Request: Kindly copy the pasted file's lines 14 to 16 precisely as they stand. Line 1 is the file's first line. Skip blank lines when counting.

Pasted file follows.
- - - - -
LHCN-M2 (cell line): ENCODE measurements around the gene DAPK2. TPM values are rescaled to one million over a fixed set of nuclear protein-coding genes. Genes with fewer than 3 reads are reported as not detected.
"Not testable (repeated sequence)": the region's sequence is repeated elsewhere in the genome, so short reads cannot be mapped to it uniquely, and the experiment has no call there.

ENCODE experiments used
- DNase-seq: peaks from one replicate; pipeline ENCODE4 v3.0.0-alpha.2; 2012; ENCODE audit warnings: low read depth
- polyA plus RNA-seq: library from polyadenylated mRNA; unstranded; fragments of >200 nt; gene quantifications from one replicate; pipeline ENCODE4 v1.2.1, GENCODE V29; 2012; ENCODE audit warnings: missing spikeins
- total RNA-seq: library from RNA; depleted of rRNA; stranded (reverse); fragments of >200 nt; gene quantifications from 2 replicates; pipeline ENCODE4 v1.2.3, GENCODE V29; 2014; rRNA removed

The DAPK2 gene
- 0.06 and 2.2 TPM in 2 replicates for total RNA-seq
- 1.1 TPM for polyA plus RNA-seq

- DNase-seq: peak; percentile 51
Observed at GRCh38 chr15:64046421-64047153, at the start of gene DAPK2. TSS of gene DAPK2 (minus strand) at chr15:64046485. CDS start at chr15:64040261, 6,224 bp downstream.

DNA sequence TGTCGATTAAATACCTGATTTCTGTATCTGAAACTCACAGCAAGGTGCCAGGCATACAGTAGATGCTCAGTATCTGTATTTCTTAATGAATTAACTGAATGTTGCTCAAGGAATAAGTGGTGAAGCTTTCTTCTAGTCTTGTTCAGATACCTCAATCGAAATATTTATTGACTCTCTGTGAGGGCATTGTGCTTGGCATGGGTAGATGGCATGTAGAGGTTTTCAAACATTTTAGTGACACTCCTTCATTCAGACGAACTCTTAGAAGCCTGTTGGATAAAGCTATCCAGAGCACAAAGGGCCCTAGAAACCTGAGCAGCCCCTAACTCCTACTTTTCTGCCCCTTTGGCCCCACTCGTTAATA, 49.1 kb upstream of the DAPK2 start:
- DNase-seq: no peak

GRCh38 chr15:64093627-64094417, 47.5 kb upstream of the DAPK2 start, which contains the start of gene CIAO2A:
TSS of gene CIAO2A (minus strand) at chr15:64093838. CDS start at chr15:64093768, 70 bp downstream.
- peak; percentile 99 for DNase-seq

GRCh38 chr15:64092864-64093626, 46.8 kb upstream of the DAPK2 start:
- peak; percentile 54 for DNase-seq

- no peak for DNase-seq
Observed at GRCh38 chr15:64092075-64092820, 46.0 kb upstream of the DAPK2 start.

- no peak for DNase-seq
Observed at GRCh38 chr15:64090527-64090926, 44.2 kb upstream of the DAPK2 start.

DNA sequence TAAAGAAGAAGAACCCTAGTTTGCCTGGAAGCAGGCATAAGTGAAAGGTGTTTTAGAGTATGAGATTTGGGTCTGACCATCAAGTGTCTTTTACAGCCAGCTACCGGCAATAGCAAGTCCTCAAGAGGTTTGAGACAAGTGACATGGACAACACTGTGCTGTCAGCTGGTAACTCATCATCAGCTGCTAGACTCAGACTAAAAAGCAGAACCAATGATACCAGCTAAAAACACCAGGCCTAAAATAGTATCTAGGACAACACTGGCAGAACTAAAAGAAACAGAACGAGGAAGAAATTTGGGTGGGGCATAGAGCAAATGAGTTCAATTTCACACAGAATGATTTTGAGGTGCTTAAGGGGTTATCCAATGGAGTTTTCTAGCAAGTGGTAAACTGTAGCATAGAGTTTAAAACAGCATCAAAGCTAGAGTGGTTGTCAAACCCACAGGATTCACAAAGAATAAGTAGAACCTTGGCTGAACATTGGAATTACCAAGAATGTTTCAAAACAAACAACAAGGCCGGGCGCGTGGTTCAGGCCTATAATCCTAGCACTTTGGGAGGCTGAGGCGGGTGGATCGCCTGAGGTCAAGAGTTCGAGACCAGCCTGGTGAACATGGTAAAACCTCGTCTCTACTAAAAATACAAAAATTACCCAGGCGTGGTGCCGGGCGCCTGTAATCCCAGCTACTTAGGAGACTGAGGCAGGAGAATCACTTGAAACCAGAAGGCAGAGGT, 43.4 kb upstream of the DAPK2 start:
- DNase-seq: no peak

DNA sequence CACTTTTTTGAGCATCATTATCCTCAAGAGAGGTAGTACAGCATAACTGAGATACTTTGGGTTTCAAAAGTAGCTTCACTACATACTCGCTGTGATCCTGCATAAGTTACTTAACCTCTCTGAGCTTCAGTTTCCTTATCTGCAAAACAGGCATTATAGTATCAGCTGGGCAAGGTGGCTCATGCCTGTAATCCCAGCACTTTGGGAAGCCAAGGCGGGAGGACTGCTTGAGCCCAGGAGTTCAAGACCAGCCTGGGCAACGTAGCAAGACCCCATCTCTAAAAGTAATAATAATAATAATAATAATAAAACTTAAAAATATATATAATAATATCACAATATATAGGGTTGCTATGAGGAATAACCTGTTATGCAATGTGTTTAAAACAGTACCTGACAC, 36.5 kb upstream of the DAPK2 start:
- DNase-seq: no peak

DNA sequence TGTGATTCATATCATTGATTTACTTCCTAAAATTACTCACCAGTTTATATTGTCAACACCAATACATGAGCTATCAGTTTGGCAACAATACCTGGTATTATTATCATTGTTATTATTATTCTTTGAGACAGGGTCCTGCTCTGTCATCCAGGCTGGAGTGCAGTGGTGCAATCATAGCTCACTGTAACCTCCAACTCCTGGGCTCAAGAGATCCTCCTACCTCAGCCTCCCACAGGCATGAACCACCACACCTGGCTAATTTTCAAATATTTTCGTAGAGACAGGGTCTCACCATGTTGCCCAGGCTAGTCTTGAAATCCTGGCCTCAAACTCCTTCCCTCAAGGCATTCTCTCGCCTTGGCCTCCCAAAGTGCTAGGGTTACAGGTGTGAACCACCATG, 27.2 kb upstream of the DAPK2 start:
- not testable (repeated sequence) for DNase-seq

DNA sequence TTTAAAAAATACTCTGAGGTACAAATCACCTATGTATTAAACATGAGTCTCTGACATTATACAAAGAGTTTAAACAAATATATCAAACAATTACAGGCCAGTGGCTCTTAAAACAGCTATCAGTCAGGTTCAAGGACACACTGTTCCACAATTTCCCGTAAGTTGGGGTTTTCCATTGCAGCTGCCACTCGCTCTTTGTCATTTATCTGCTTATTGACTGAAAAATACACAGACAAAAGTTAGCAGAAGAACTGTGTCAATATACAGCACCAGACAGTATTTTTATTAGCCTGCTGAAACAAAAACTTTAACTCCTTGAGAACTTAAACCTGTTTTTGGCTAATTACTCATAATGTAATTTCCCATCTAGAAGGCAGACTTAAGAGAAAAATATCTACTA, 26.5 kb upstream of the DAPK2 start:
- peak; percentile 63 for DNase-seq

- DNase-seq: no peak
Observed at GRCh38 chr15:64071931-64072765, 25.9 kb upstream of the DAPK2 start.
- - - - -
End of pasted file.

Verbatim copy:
GRCh38 chr15:64093627-64094417, 47.5 kb upstream of the DAPK2 start, which contains the start of gene CIAO2A:
TSS of gene CIAO2A (minus strand) at chr15:64093838. CDS start at chr15:64093768, 70 bp downstream.
- peak; percentile 99 for DNase-seq